These will include the need to make "reasonable adjustments" for a disabled employee, specific maternity provisions under the sex discrimination laws and the different definitions employed in some of the statutes at hand (e.g. the idea of discrimination on the grounds of someone's "age group" under age discrimination law; not forgetting the concept of a retirement procedure).

All of these may lead to a more complex beast than we have at hand but the thought is appreciated.

On the other hand, few will have greeted the suggestion that employers may be forced to positively discriminate in favour of an under-represented category of worker, with open arms.

Positive discrimination and quotas have found their place in the US, and indeed public institutions in the UK, with rather varied results. But it has never seriously been proposed here as a concept in the private sector as it has always been thought unworkable and the law has remained concerned with individuals not being treated unfavourably in the employment domain rather than being advantaged.

Where all other factors are equal​Admittedly, the suggestion is not one of quotas (used many years ago without success in respect of disabled employees) but of preferring a candidate from an underrepresented group where all other factors are equal.

In theory this could be attractive. If there are two candidates who are otherwise the same, why not chose the female worker (where the male/

female balance is slanted in favour of men, say) or the Asian or black worker (where the business is predominantly white European)?

The problem is that few us of have ever interviewed two or more candidates and found "all other things being equal" about them at any level. It is always a debate about the pros and cons of each candidate on their merit and to be honest sometimes an act of faith.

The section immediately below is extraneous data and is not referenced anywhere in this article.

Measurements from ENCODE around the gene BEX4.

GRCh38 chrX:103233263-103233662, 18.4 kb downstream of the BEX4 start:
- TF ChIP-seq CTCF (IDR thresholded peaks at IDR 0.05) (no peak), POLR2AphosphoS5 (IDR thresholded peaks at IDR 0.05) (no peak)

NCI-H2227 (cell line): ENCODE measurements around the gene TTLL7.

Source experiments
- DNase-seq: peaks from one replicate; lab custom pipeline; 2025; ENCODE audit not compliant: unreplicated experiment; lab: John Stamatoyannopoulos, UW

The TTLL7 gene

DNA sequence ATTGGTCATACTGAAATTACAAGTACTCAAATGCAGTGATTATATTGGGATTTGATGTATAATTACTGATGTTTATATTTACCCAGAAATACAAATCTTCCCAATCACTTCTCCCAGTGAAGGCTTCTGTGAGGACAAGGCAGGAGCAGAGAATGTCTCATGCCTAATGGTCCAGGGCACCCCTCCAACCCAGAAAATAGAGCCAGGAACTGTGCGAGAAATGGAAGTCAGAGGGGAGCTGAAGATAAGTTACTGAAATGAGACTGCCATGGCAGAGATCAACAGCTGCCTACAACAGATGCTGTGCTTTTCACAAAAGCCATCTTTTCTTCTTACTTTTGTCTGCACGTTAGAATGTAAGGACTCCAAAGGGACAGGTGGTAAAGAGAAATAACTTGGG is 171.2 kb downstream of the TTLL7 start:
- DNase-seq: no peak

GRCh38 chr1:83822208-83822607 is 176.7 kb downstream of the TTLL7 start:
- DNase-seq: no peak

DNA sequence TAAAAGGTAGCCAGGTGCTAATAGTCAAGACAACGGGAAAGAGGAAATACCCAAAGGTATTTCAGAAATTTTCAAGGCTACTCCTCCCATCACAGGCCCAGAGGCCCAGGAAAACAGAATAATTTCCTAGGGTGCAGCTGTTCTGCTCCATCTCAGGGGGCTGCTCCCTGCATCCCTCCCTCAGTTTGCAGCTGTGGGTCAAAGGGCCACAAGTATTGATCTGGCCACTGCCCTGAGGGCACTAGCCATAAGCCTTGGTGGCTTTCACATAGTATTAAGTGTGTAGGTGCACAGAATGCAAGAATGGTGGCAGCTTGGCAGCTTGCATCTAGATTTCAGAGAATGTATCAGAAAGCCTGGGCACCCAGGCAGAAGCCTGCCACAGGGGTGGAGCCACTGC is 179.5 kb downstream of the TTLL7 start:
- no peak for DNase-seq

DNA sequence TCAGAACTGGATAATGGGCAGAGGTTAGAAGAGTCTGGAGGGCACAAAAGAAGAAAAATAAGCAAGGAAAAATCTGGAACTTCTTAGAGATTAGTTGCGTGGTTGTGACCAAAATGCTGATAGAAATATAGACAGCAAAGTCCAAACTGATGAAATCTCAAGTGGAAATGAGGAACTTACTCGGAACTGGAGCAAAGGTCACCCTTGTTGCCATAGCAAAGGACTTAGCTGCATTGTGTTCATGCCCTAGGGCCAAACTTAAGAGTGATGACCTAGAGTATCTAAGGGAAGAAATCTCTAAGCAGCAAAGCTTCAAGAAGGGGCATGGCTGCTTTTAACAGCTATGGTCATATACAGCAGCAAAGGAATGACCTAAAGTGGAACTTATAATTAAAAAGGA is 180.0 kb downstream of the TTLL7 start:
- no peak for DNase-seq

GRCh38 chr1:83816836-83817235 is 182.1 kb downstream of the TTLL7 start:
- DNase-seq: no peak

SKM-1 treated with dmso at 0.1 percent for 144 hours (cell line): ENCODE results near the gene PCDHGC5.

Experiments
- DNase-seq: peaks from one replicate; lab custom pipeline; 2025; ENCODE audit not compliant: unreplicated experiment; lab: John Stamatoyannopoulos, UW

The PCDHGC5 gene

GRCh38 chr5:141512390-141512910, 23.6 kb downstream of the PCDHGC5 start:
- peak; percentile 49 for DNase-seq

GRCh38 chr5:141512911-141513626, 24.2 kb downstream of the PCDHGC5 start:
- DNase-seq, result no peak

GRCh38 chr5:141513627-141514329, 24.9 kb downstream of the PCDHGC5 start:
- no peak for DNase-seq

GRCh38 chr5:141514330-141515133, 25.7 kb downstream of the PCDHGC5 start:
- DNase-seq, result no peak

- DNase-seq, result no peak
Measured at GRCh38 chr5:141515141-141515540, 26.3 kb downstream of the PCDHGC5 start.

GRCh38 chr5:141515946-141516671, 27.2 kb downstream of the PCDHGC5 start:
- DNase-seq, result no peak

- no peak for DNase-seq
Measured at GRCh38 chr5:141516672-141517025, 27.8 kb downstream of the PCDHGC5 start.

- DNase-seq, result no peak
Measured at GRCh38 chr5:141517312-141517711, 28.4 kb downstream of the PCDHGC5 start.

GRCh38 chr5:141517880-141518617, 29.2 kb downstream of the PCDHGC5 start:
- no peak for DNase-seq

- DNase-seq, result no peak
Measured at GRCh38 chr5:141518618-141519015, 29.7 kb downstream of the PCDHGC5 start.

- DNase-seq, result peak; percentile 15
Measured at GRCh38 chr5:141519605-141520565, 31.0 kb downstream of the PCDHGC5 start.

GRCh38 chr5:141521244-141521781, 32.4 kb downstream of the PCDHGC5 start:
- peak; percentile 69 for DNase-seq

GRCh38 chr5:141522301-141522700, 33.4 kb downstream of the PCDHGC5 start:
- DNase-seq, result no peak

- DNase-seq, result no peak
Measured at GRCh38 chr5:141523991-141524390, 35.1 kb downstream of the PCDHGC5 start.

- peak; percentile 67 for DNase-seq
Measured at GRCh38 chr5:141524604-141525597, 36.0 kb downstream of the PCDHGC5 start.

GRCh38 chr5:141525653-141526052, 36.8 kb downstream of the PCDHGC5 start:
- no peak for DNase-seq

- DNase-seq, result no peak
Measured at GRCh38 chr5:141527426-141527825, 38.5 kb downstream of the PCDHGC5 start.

Also, for smaller businesses, are they always going to have a view on what is an under-represented class of employee? If there are only two or three employees what will this really mean in practice?

Thankfully, the Bill is at an early stage and undoubtedly will come under great scrutiny, not least from the equal opportunities lobby who are not entirely signed up to this kind of approach.

Many may argue that this can lead to an undermining of the current law as it encourages a backlash against equal opportunities in some quarters. It may also lead to a greater rigging of second interviews etc. as employees seek to justify their decisions. This could lead to under-qualified candidates being brought to second interviews to tip the balance - and having their time wasted.

Ultimately all employers must now be signed up to employing the best person for the job regardless of the inherited characteristics (or disabilities) of the candidates involved - whether they like it or not. As a nation we have made that commitment. Should the Equality Bill survive the political process and make it into law next year, it may however make life easier for the employment lawyer at that dinner party - 'has employment law gone too far?'